LOS ANGELES (CelebrityAccess) — Al Schmitt, a Grammy Award-winning recording engineer and producer who helped to bring some of the most notable recordings of the pop era to life, has died. He was 91.
His passing was confirmed by a statement from his family on his social media on Tuesday.
“Al Schmitt’s wife Lisa, his five children, eight grandchildren, and five great grandchildren would like his friends and extended recording industry family to know that he passed away Monday afternoon, April 26. The world has lost a much loved and respected extraordinary individual, who led an extraordinary life. The most honored and awarded recording producer/engineer of all time, his parting words at any speaking engagement were, “Please be kind to all living things.”
Over a career that spans more than 60 years, Schmitt worked with some of the biggest names in music, including Frank Sinatra, Ray Charles, Al Jarreau, Madonna, George Benson, and Barbra Streisand among numerous others.
During that time, he won an astonishing collection of 23 Grammy Awards, starting in 1962 for his engineering work on Henry Mancini’s soundtrack for “Hatari!” and most recently in 2013 for Paul McCartney’s “Live Kisses.”
A native of New York City, Schmitt joined Apex Studios as an apprentice at the age of 19 after doing a stint in the U.S. Navy. While at Apex, he was mentored by the legendary audio engineer Tom Dowd.
He was later invited by Dowd to join him at Fulton Recordings, where Schmitt also had the opportunity to work with noted engineer Bob Doherty, learning the ropes of recording big orchestras as they worked with jazz legends such as Gerry Mulligan, Chet Baker, Bob Brookmeyer and Jim Hall.
In 1958, he headed wet to the West Coast where he worked with Radio Recorders in Hollywood, collaborating with producer Richard Bock, owner of the Pacific Jazz label.
When RCA Victor opened its Los Angeles studio in 1963, Schmitt was the first engineer to be hired and quickly expanded his reputation, working on recordings for Sam Cooke, Elvis Presley, Ray Charles, Ike and Tina Turner, Billy Eckstine, Ann-Margret, Eddie Fisher, Cal Tjader, Al Hirt, Rosemary Clooney, Glen Yarborough, the Limelighters, and the Jefferson Airplane among others.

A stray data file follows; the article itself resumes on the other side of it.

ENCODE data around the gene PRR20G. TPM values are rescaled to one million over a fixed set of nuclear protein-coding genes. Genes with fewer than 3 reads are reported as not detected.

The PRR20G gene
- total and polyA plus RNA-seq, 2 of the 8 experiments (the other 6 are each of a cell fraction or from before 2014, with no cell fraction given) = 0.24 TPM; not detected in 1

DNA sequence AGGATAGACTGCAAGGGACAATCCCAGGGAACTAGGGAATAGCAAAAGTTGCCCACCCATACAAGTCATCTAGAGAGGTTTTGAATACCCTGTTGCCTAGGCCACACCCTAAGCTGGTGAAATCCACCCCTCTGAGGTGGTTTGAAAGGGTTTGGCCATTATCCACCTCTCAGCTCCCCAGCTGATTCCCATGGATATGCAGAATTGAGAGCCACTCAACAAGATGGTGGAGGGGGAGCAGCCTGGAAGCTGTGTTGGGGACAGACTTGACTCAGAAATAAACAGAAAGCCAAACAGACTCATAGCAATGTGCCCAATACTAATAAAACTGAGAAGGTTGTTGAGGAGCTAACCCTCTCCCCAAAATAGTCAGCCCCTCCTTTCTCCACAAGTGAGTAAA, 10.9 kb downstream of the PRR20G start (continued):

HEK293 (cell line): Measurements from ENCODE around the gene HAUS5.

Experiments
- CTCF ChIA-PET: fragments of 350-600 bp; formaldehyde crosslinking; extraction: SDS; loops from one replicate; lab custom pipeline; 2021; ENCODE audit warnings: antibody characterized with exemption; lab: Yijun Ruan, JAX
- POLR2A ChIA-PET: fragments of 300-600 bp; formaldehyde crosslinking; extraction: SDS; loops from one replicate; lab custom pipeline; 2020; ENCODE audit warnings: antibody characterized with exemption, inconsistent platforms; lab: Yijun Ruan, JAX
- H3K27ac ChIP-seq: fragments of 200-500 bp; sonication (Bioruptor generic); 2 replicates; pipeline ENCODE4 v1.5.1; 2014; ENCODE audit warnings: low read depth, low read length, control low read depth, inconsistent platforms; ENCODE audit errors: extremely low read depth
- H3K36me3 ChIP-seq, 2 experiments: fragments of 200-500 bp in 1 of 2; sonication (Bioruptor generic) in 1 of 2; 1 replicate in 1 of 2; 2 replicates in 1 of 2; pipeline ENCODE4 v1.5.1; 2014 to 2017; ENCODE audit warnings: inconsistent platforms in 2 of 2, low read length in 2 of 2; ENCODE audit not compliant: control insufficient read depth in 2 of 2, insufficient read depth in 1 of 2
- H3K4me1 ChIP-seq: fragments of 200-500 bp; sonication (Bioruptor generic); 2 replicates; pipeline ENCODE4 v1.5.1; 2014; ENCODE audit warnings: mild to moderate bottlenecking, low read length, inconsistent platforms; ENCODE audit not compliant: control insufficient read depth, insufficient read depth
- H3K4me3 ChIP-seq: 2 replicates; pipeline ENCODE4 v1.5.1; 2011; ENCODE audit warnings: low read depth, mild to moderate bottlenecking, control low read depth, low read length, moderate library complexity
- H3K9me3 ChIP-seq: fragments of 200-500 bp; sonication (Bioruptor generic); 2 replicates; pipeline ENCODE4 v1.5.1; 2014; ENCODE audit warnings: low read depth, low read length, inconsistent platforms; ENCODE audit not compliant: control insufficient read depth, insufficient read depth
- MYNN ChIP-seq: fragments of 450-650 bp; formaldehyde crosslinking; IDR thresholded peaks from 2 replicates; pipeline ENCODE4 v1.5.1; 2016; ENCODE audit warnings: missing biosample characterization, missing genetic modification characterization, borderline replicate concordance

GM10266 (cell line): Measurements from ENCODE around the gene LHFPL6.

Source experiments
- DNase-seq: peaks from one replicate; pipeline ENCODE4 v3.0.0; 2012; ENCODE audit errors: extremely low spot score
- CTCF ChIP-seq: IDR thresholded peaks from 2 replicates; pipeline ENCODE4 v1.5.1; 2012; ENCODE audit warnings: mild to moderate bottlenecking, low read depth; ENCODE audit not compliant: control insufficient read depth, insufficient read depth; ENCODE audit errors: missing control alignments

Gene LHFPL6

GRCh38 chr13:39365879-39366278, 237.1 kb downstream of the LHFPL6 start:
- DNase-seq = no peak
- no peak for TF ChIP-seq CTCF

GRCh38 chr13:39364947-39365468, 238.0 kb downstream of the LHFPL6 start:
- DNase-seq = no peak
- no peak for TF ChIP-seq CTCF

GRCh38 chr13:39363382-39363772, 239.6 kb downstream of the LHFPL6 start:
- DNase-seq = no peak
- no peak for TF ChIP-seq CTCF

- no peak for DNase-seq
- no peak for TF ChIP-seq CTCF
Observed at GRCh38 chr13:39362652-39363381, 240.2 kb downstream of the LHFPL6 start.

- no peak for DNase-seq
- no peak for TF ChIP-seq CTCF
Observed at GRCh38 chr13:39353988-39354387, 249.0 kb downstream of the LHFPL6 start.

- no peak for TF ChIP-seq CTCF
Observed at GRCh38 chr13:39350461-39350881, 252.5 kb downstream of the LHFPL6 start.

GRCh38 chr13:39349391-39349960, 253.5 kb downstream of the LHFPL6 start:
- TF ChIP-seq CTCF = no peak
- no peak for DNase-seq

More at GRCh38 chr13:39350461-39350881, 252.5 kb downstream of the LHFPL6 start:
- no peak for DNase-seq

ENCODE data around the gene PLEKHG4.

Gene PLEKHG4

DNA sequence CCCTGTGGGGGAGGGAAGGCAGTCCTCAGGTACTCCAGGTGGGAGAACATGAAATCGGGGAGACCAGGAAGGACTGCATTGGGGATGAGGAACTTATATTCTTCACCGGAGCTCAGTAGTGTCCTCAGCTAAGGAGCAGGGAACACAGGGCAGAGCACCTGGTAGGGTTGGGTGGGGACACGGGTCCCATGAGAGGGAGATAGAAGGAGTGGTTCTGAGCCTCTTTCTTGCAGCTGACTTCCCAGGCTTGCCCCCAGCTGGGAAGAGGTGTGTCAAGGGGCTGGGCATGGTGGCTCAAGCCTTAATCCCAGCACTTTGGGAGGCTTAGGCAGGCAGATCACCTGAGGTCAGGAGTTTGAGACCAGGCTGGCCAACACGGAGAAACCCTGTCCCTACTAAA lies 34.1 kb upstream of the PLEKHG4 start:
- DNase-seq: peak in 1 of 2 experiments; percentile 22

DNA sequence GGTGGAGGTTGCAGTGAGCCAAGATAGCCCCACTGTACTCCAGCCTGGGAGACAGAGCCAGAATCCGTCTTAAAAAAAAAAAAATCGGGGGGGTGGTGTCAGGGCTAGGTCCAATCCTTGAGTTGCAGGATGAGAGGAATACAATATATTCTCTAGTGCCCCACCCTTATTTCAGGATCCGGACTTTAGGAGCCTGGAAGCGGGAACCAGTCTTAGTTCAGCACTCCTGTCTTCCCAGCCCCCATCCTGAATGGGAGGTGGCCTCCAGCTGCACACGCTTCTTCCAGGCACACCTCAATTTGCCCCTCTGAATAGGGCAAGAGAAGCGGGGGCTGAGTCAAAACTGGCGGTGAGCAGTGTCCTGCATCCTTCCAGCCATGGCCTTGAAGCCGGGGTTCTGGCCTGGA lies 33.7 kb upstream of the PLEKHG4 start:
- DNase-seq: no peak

In 1966, Schmitt left RCA to be an independent engineer/producer, working on albums such as “After Bathing at Baxter’s,” “Crown of Creation,” “Bless Its Pointed Little Head,” and “Volunteers” as well as the Jefferson Airplane splinter project Hot Tuna.
Schmitt also produced albums for other musical luminaries of the period, including Jackson Browne, Neil Young, Natalie Cole, Diana Krall, and Eddie Fisher
In 2006, he was presented with a Lifetime Achievement Grammy by the Recording Academy and holds the record for the most Grammy Awards won by an engineer or mixer.
He was inducted into the TEC Awards Hall of Fame in 1997 and presented with an honorary doctorate from the Berklee College of Music in 2014.
“One of the greatest recording engineers, Al Schmitt, passed away today at 91 years old. Just four days ago he wished me a happy birthday. Al is a LEGEND. His first official session was with Duke Ellington and his orchestra before he was officially a house engineer, designated to make only demos. Tom Dowd (another legend) didn’t show up that day and the Duke said to Al, “Don’t worry, we’ll get through this together.” Al was 19 years old and he did a great job. There is no space here to list his full credits, but he worked with the absolute top echelon of music business talent — Quincey Jones, Sam Cooke, Frank Sinatra, Barbra Streisand, George Benson, Jefferson Airplane (as Producer) — that will give you some idea of his scope. There are hundreds more big stars he had worked with. Al was a very kind man, very friendly and so casual about his enormous success in the business. I never had the pleasure of working with Al, but we became friends due to our work in NARAS (Grammys) on various committees and panels. He won 20 Grammys and recorded and mixed more than 150 gold and platinum albums. We were both Brooklyn Boys. I love you Al. Have a great time up there,” noted producer Tony Visconti said on social media after news of Schmitt’s passing broke.
“This is just devastating to our musical family,” added CelebrityAccess senior writer Larry LeBlanc. ” Not only was he one of the greatest recording engineers, and producers of our time, but he was also one of the industry’s classiest executives. While he died at 91, he never really aged for many of us. About seven years ago, Al arranged for me to visit the historical Capitol Records Building on Vine Street, and he took me down to the famous studios underneath. Later, we met up with former Journey singer Steve Perry upstairs, and he and I sat fascinated as Al told us of recording some of Sam Cooke’s classic hits. After I profiled Al in the CelebrityAccess’ “In The Hot Seat” series, he brought me together with Tommy LiPuma, equally iconic as a producer, for a profile. I have so many albums in my music collection bearing the name.”